I’ve been skeptical of personality assessments always. After taking the DISC twice—once obtaining a D/C and much more obtaining a high recently, even I/D&mdash nearly; I came across that both total results matched my personality on some levels and conflicted on others. That’s where my skepticism can be found in. There’s truth in assessments to varying degrees.
Whether or not you’re looking at assessments for personal insight or even to use as an instrument for hiring, it’s vital that you find the appropriate one for you personally. Recently, A bit was compiled by me for REALTOR® Magazine on, which examines the idea of emotional intelligence and how it pertains to dealing with clients. I interviewed experts in the field who offered actionable strategies for phoning your EQ and putting it on to your task in property. This article is split into three parts, and within the last section—that is directed at broker-owners or hiring managers—I dive into how exactly to recruit high-EQ candidates.
As section of my research, I took Keller Williams Realty’s Keller Personality Assessment (KPA), that i found to function as most enlightening and accurate assessment I’ve experienced up to now. It encapsulated so many idiosyncrasies of my personality that it had been astonishing. But I shouldn’t be surprised since their business model is focused on building teams that work very well together. What better solution to get yourself a window right into a person’s true self than by asking them to take an assessment to understand how they’ll participate in your group? The main element word for the reason that relevant question is “window.”
Whether you’re using DISC, a brokerage tool like KW’s KPA, or another test, like the Caliper Profile, consider it as one little bit of the puzzle (e.g. don’t put all of your eggs in a single basket). You have to make certain you&rsquo still;re recruiting the proper person or creating a good hire. Here are a few takeaways after taking the KPA:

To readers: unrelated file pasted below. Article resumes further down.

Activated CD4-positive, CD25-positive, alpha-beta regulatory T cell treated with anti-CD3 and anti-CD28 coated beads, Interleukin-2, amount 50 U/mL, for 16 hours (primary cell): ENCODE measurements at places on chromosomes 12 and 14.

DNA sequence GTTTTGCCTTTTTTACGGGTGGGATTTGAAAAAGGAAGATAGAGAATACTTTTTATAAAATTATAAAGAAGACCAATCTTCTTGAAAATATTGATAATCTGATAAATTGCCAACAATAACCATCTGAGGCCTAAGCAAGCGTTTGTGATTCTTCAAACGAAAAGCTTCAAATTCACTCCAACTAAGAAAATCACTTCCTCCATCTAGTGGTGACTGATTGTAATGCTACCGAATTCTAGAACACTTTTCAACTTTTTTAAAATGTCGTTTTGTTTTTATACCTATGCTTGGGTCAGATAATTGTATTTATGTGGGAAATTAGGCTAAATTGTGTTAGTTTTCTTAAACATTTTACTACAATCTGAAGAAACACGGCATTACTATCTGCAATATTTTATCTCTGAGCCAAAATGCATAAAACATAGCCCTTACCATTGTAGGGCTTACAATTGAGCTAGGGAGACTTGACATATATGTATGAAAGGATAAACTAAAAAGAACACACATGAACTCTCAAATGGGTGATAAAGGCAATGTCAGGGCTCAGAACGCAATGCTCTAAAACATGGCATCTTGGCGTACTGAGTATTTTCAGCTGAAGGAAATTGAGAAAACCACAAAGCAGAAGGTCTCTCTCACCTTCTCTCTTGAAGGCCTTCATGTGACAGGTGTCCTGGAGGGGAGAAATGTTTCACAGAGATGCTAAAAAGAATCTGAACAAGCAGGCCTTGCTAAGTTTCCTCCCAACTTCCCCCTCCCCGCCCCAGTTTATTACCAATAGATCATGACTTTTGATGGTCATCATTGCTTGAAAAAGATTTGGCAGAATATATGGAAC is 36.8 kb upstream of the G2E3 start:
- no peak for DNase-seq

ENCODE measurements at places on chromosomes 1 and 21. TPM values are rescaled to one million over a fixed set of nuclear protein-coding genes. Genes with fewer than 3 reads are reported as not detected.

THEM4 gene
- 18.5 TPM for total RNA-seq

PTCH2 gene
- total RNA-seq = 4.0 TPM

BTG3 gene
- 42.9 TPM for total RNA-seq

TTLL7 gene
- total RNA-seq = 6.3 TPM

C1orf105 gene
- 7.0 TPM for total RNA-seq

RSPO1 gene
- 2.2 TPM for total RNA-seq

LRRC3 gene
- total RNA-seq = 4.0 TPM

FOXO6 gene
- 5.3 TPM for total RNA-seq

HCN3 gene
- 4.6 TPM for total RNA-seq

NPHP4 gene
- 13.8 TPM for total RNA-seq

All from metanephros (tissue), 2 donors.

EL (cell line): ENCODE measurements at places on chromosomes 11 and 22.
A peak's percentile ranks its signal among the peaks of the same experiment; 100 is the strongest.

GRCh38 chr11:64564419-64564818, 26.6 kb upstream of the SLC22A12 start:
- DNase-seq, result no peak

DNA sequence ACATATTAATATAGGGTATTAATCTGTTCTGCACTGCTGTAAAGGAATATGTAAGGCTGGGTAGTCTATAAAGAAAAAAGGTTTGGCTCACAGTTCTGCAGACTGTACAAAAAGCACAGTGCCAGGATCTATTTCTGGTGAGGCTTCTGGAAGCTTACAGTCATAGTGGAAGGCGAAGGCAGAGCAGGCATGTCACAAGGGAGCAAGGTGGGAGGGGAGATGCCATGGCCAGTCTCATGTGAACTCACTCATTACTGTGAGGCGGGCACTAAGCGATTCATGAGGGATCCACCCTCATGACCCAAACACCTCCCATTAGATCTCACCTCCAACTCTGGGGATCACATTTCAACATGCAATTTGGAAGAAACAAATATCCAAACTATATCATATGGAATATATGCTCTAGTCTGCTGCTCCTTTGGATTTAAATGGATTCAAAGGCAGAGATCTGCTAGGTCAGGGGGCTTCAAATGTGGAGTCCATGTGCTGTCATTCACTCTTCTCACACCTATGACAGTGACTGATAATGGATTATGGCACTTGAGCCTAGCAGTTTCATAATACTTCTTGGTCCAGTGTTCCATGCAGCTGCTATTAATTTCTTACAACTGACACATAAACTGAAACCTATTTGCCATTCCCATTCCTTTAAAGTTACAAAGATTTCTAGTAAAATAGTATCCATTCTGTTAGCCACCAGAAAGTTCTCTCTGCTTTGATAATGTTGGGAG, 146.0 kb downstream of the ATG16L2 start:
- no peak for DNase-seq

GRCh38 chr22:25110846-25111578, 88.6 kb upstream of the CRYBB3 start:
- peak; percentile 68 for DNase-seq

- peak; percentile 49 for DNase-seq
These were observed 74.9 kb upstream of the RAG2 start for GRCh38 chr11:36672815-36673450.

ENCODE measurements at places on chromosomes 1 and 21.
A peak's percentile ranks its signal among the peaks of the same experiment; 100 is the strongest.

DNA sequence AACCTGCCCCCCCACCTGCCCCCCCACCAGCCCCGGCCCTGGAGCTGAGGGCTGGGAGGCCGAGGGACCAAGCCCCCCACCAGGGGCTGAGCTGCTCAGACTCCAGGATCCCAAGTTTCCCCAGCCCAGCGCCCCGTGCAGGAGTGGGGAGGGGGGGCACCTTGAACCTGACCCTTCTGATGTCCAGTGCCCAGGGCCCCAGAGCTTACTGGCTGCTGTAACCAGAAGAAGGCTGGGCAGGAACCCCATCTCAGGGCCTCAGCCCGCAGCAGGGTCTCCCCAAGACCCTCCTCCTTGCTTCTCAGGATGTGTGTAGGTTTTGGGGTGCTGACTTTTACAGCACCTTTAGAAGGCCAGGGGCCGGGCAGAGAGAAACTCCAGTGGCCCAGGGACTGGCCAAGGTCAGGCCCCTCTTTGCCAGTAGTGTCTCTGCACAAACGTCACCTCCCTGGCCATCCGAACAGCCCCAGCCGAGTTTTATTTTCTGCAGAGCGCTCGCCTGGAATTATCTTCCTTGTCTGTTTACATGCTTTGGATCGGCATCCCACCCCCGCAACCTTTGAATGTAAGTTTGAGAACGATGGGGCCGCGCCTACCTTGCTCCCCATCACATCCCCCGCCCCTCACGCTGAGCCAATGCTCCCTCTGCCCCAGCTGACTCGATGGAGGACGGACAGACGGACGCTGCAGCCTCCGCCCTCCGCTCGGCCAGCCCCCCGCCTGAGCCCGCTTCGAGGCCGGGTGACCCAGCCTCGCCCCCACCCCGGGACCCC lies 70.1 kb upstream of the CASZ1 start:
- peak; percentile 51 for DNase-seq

Know what you’re assessing. Hiring someone because you &ldquo like them or you;click” isn’t advisable always. Think about the skillset the work requires before administering the assessment really. Know very well what you’re searching for and also have a checklist. Make certain you’re judging candidates not merely on the strengths but how those strengths might serve as either pros or cons in a particular position.
Understand an assessment may not tell the complete story.some candidates can overthink their responses when taking an assessment , which might affect accuracy. That’s why it’s vital to ask follow-up questions regarding the total outcomes of any tests you administer. Ask the candidate how they experience the outcomes and how accurate they think they’re. Require examples regarding candidates’ assessed strengths as they’ve played out in on-the-job or real-life.
Don’t put people in a box. I hate using that box cliché, but it’s true. Many assessments cement an individual as you way or another, failing woefully to consider how one trait may inform other characteristics. For example, my high responsiveness, spontaneity, and logical problem-solving skills, in conjunction with my desire to have independence, means I work in environments which are busy best, active, and present me a variety of responsibilities to control. But considering all of those traits independently, you might not draw that conclusion.
In-person interviews best are. It’s easier to learn someone’s comfort and ease once you see their body gestures. You can provide them with insight into your organization culture also. And in accordance with Karina Loken, president of The Loken Group with Keller Williams Luxury International in Houston, in case a candidate feels your workplace is an excellent fit for them, it’s best for your company always.